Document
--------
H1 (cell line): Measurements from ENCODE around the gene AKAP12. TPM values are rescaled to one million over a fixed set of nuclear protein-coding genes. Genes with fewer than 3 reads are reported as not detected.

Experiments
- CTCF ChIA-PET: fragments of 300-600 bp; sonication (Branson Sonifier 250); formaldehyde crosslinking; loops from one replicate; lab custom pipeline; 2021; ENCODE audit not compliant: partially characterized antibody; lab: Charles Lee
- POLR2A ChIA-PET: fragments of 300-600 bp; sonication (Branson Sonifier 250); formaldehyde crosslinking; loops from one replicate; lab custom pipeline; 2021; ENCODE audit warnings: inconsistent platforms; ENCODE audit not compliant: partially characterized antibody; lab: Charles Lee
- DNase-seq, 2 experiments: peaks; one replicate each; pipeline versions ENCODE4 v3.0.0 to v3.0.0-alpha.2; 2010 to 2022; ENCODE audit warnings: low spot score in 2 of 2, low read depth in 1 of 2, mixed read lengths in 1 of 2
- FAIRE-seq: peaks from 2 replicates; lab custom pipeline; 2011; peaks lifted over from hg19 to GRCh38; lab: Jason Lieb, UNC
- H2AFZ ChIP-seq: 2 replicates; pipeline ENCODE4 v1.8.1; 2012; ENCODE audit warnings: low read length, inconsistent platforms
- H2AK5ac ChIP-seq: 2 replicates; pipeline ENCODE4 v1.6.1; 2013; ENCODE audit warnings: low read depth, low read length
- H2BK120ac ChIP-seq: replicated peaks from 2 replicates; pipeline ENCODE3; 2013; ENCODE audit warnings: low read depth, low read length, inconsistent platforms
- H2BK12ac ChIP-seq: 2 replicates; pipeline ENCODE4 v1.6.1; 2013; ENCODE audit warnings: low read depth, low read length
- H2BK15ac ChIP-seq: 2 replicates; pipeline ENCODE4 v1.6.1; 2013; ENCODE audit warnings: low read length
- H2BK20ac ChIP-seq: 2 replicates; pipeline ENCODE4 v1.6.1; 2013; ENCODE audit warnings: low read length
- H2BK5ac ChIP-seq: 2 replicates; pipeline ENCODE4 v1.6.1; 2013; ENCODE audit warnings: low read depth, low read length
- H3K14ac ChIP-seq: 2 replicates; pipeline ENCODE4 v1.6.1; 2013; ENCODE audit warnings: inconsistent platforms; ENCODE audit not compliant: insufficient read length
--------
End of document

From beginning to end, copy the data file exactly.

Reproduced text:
H1 (cell line): Measurements from ENCODE around the gene AKAP12. TPM values are rescaled to one million over a fixed set of nuclear protein-coding genes. Genes with fewer than 3 reads are reported as not detected.

Experiments
- CTCF ChIA-PET: fragments of 300-600 bp; sonication (Branson Sonifier 250); formaldehyde crosslinking; loops from one replicate; lab custom pipeline; 2021; ENCODE audit not compliant: partially characterized antibody; lab: Charles Lee
- POLR2A ChIA-PET: fragments of 300-600 bp; sonication (Branson Sonifier 250); formaldehyde crosslinking; loops from one replicate; lab custom pipeline; 2021; ENCODE audit warnings: inconsistent platforms; ENCODE audit not compliant: partially characterized antibody; lab: Charles Lee
- DNase-seq, 2 experiments: peaks; one replicate each; pipeline versions ENCODE4 v3.0.0 to v3.0.0-alpha.2; 2010 to 2022; ENCODE audit warnings: low spot score in 2 of 2, low read depth in 1 of 2, mixed read lengths in 1 of 2
- FAIRE-seq: peaks from 2 replicates; lab custom pipeline; 2011; peaks lifted over from hg19 to GRCh38; lab: Jason Lieb, UNC
- H2AFZ ChIP-seq: 2 replicates; pipeline ENCODE4 v1.8.1; 2012; ENCODE audit warnings: low read length, inconsistent platforms
- H2AK5ac ChIP-seq: 2 replicates; pipeline ENCODE4 v1.6.1; 2013; ENCODE audit warnings: low read depth, low read length
- H2BK120ac ChIP-seq: replicated peaks from 2 replicates; pipeline ENCODE3; 2013; ENCODE audit warnings: low read depth, low read length, inconsistent platforms
- H2BK12ac ChIP-seq: 2 replicates; pipeline ENCODE4 v1.6.1; 2013; ENCODE audit warnings: low read depth, low read length
- H2BK15ac ChIP-seq: 2 replicates; pipeline ENCODE4 v1.6.1; 2013; ENCODE audit warnings: low read length
- H2BK20ac ChIP-seq: 2 replicates; pipeline ENCODE4 v1.6.1; 2013; ENCODE audit warnings: low read length
- H2BK5ac ChIP-seq: 2 replicates; pipeline ENCODE4 v1.6.1; 2013; ENCODE audit warnings: low read depth, low read length
- H3K14ac ChIP-seq: 2 replicates; pipeline ENCODE4 v1.6.1; 2013; ENCODE audit warnings: inconsistent platforms; ENCODE audit not compliant: insufficient read length